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lavra ‎(plural lavras or lavrae)

  1. Alternative form of laura
    • 2000, Edward G. Mathews, Jr., Lavra, entry in William M. Johnston (editor), Encyclopedia of Monasticism: A-L, page 747,
      He left this and, together with a fellow monk, Theoctistus, founded a number of other monasteries and lavras, including the lavra on the cliff in Wadi Mukallik and another in the area of Mishor Adummim.
    • 2002, Graham Speake, Mount Athos: Renewal in Paradise, page 43,
      The other 46 signatories of the Tragos can be assumed to have been hegoumenoi of lavras — no doubt perfectly well-run holy houses in their way, but they lacked the architectural grandeur of the Great Lavra, and they lacked its staying power too.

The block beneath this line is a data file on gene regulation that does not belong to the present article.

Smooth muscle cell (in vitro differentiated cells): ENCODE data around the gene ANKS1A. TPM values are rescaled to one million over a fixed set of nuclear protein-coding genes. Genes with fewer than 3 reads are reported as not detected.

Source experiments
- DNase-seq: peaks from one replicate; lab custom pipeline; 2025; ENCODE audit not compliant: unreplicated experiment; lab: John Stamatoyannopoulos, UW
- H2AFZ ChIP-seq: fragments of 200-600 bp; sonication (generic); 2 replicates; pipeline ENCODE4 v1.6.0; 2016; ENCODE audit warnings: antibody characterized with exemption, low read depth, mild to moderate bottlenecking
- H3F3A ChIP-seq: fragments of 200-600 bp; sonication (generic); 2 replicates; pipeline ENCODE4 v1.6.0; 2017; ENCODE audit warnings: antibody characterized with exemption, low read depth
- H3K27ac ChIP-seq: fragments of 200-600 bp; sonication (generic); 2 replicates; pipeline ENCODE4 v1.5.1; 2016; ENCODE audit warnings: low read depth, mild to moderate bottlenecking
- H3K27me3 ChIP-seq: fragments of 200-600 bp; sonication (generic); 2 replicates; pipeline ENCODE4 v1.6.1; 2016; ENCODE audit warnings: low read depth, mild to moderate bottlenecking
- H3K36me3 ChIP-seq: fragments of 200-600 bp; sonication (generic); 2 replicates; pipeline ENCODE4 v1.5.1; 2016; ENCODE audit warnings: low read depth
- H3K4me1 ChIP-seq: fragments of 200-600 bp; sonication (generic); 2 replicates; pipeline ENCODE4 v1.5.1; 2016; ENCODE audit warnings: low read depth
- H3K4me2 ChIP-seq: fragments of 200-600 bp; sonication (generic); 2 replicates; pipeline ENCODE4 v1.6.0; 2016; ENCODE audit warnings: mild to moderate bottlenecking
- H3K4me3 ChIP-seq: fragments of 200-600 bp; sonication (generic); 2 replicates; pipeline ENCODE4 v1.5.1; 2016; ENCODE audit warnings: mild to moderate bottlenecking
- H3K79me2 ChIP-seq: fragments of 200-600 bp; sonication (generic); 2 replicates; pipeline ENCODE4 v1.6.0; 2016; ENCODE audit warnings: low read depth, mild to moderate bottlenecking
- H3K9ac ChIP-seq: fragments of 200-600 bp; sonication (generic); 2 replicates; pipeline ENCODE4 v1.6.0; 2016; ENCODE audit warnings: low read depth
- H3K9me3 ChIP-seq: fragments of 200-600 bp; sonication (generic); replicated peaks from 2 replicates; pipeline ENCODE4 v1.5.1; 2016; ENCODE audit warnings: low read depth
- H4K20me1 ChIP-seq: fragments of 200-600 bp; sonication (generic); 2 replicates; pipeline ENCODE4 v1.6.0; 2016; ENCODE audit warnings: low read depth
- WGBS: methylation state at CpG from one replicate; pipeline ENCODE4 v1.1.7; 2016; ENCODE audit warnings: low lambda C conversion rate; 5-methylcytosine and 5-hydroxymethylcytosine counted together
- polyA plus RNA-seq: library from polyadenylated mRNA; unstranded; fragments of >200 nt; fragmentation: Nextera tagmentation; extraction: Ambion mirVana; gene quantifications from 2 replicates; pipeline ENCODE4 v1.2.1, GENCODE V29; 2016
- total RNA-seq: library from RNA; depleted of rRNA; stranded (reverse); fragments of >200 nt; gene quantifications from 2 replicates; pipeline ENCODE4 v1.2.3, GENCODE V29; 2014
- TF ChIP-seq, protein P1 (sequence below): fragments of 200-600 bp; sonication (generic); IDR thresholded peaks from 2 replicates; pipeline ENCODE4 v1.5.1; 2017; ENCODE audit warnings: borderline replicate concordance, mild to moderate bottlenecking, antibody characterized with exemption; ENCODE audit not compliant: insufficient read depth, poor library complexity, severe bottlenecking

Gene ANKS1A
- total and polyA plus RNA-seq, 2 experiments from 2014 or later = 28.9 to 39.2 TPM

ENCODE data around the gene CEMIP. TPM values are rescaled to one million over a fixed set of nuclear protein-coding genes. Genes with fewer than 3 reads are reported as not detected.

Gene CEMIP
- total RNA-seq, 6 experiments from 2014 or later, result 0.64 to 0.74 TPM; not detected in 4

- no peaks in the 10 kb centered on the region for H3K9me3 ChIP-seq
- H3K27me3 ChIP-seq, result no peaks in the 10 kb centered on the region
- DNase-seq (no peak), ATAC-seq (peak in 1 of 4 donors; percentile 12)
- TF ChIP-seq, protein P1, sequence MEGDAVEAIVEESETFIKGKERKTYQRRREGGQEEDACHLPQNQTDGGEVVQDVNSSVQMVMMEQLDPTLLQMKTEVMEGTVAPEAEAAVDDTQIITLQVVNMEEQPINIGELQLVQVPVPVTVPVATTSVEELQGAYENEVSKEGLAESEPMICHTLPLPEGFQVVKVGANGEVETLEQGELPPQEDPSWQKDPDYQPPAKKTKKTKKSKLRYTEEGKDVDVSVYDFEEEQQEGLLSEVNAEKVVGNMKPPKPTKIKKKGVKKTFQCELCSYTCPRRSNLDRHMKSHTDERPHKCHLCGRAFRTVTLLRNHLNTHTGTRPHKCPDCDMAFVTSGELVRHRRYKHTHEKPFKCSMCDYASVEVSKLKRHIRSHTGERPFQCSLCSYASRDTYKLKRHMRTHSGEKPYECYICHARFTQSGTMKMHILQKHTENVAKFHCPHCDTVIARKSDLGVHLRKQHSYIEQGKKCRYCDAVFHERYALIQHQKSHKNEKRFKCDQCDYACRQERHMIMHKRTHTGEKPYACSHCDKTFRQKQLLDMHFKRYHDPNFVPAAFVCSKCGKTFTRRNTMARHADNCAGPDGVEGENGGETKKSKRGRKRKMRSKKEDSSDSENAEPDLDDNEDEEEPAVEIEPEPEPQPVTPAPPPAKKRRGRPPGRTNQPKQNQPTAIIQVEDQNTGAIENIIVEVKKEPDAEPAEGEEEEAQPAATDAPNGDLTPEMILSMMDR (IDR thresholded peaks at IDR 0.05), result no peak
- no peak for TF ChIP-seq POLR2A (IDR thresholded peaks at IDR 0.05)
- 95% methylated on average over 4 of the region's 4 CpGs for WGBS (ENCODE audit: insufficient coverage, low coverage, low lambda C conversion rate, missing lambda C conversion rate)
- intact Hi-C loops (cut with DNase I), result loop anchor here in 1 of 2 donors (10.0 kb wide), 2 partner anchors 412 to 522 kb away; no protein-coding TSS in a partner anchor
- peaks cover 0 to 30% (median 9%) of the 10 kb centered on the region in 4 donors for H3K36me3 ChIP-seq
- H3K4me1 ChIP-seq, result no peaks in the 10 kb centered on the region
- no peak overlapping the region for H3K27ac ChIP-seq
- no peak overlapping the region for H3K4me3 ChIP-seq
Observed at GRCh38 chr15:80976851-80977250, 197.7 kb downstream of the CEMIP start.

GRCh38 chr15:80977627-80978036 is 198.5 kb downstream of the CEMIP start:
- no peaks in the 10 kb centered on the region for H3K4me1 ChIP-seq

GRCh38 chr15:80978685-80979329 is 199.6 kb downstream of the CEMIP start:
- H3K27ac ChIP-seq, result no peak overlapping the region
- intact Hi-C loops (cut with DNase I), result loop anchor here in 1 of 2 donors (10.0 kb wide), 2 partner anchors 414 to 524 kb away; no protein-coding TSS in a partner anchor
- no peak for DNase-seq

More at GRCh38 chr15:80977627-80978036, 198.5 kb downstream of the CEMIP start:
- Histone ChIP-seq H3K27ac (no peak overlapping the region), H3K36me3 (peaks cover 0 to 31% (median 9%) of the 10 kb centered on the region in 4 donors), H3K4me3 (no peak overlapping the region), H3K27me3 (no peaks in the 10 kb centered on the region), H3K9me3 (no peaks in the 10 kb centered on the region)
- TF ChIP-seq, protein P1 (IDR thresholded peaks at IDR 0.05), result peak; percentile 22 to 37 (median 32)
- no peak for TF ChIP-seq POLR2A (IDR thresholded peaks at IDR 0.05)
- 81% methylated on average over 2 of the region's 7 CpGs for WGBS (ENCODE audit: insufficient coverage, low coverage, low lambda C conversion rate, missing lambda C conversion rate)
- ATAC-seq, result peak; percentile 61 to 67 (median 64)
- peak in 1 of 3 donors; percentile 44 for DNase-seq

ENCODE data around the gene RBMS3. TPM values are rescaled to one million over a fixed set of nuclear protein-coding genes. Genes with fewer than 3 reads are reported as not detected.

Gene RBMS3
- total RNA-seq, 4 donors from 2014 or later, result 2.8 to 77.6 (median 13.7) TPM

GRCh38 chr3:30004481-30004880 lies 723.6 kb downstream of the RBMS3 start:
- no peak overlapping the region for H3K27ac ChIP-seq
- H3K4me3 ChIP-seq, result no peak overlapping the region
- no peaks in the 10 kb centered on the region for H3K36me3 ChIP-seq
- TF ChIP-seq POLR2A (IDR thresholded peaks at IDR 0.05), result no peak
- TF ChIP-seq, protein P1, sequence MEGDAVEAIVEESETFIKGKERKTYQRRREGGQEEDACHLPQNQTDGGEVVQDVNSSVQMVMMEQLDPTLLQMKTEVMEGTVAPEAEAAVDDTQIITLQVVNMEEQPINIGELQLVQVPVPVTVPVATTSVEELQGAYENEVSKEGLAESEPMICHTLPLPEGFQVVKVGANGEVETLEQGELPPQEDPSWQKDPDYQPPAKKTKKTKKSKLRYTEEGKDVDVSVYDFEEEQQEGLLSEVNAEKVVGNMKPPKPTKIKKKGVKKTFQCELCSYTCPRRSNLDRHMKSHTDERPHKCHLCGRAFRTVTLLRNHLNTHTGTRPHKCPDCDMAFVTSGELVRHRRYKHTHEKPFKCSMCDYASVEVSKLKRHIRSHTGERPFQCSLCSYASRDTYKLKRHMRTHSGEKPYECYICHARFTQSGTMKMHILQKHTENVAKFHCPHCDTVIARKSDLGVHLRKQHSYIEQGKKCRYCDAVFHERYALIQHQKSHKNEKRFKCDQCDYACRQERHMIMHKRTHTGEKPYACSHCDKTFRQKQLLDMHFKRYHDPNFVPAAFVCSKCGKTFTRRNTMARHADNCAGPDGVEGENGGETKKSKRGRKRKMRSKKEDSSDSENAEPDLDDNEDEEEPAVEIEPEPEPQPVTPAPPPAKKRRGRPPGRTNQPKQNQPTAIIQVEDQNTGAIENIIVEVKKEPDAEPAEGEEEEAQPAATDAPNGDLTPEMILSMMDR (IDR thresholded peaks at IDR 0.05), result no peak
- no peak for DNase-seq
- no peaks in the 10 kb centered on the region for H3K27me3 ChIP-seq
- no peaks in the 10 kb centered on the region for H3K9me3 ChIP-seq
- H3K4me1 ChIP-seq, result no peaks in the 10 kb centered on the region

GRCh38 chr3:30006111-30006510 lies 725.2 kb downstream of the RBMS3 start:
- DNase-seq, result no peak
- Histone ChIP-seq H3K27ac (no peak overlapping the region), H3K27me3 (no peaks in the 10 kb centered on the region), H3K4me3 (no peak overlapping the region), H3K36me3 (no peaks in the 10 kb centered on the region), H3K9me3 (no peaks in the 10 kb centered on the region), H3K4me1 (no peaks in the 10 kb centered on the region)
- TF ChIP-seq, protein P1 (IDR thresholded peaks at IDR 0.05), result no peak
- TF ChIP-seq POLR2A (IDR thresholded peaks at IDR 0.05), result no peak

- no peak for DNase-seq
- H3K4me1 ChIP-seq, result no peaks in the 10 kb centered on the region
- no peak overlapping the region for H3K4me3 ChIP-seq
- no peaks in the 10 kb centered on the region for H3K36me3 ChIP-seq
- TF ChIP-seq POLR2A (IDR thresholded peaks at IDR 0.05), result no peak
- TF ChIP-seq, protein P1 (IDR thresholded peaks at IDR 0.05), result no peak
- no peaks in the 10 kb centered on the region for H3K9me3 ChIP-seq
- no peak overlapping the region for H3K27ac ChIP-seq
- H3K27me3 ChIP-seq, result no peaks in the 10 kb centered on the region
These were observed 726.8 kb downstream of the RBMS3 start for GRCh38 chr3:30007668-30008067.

• 2011, Norman Tanner, New Short History of the Catholic Church, page 77,
      Also important were the lavras (colonies of hermits) established in Palestine between the fourth and early sixth centuries, notably those founded by St Euthymius (+473) and his disciple St Sabas (+532).



From Old Portuguese lavra, from Latin labōrā ‎(toil).



lavra f (plural lavras)

  1. authorship
  2. (uncountable) cultivation; agriculture
  3. act of tilling
  4. (Brazil) mine
  5. (Brazil, uncountable) mining


Related terms[edit]



  1. Third-person singular (ele, ela, also used with tu and você?) present indicative of lavrar
  2. Second-person singular (tu) affirmative imperative of lavrar